SANDF destroyed raid weapons

Louise Flanagan

THE South African National Defence Force (SANDF) has admitted destroying weapons used in the Umtata raid two years ago, in what the victim’s families have called an attempt to conceal vital evidence.

Five youths aged 12 to 17, died when troops of the old South African Defence Force (SADF) attacked the Umtata home of PAC member Sigqibo Mpendulo in October 1993. The SADF acknowledged responsibility and claimed it had attacked an Apla base and seized a weapons cache.

“The SANDF regards the whole matter of the Umtata operation as finalised,” an SANDF spokesman said this week. This follows a Cabinet decision to compensate the families of the deceased and the subsequent payment of R238 000 to the claimants.
Once finalisation of the matter was reached, the weapons were destroyed in accordance with normal practice.”

But the lawyer for the victims’ families, Dumisa Ntsebeza, who negotiated with Justice Minister Dullah Omar personally over the civil matter, said there was an agreement that this settlement did not mean the end of the criminal case.

“The news that these weapons have been destroyed is absolutely outrageous and amounts to what one can consider concealment of evidence that would obviously be crucial in any criminal proceedings,” said Ntsebeza.

He showed the Mail & Guardian copies of letters written to both the then Transkei Commissioner of Police and South African Minister of Defence in October 1993 asking for access to the weapons to allow independent forensic tests to be carried out on them.

Ntsebeza said the families were still determined to have the attackers charged.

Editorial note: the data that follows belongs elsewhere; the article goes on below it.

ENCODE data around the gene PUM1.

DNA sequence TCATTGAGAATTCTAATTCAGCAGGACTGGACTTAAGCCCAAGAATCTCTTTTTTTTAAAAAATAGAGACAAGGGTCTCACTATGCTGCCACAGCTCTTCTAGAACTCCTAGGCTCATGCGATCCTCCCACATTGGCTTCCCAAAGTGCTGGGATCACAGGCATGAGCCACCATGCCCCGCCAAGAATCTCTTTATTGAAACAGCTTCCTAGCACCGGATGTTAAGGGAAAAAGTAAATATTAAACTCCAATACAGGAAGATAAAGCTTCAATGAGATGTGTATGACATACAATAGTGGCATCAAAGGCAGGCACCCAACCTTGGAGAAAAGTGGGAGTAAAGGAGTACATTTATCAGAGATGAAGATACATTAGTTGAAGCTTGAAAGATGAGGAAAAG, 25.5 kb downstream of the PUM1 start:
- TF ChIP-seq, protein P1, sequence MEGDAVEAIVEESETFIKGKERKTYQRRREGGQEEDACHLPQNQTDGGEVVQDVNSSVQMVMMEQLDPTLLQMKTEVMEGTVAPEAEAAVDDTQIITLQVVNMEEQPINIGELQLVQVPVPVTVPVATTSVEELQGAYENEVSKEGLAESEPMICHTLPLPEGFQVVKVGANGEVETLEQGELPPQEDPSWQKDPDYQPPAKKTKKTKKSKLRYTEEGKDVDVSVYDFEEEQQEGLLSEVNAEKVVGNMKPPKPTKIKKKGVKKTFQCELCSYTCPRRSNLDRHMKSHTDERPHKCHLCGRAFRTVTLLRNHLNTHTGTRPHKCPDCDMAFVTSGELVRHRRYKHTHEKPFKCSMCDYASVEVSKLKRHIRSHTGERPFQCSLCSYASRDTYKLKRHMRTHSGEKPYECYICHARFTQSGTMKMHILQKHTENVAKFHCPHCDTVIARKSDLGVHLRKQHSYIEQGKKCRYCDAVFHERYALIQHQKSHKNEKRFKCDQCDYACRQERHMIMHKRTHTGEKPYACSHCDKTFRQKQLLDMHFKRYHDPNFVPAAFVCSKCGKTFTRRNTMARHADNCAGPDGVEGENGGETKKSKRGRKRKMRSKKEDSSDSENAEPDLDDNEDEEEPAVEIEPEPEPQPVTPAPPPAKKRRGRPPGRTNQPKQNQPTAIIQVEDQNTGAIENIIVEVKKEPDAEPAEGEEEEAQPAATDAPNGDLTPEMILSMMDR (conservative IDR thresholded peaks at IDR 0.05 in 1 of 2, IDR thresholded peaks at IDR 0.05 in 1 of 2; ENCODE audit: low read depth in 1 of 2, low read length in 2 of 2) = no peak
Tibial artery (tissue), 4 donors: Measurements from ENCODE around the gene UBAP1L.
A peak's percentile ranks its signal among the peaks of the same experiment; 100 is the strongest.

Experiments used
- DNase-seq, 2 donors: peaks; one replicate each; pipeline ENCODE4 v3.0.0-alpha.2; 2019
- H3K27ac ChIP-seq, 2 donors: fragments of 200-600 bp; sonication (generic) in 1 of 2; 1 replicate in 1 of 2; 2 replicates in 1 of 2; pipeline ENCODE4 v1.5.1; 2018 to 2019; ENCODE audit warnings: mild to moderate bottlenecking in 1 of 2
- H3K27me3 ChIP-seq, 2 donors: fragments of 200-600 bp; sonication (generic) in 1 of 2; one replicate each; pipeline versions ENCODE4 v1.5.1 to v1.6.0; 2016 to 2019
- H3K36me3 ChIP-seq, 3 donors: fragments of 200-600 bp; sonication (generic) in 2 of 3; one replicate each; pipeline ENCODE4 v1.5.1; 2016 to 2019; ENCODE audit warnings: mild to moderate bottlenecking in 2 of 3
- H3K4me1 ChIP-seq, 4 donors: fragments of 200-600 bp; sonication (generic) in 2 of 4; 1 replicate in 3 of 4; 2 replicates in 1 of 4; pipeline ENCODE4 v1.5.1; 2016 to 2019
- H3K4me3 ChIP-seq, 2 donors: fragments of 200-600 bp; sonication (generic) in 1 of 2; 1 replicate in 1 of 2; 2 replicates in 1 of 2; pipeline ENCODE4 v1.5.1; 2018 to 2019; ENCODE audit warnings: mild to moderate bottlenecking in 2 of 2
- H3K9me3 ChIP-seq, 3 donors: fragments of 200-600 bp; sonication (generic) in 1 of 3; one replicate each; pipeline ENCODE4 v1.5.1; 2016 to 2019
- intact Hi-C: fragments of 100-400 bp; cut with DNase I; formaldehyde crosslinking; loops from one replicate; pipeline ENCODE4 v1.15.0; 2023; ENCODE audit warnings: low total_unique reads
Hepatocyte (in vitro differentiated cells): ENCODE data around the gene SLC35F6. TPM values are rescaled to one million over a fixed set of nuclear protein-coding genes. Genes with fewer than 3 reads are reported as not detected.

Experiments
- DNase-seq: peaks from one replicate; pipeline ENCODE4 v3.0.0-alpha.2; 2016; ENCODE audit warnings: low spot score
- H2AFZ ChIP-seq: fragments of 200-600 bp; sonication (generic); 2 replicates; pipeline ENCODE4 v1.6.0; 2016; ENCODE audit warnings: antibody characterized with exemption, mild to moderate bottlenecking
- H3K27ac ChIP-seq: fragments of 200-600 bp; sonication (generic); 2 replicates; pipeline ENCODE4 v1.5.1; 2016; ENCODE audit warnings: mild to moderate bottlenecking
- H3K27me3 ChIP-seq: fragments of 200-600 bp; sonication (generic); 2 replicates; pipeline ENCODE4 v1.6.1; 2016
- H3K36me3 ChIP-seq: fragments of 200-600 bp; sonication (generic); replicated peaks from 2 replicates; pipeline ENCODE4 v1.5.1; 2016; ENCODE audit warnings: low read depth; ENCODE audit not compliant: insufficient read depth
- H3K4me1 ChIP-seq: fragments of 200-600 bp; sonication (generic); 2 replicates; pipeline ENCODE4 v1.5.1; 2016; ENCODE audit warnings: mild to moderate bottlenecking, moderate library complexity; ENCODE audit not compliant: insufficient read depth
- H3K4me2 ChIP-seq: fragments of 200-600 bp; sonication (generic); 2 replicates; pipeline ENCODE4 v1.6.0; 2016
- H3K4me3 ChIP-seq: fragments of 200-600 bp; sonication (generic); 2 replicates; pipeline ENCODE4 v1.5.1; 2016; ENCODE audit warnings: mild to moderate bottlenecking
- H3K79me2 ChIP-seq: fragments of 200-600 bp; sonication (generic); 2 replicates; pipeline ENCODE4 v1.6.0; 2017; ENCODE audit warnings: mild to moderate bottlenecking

Meanwhile, work on the criminal investigation appears to have come to a standstill after confusion over who is dealing with it. The case was initially being investigated by the Umtata police but was taken away from them six months ago by the Eastern Cape police commissioner, Lieutenant-General Gerrie Bezuidenhout.

The docket was needed for a separate but related investigation into allegations of security force involvement in hit squads in former Ciskei, made by self-confessed police informer Nzuzo Matiwane.

National police commissioner Lieutenant-General George Fivaz ordered an independent investigation into these

Matiwane was held in then Transkei for some months on allegations he was part of the SADF raid but charges were later dropped for lack of evidence.

He was later charged with murder related to a February 1993 attack in Mdantsane, which he claimed had been carried out with the security forces. This case has also been dropped due to lack of evidence.

The independent investigation into the Matewane matter has been completed and the raid docket is due to be returned to General Bezuidenhout this week.

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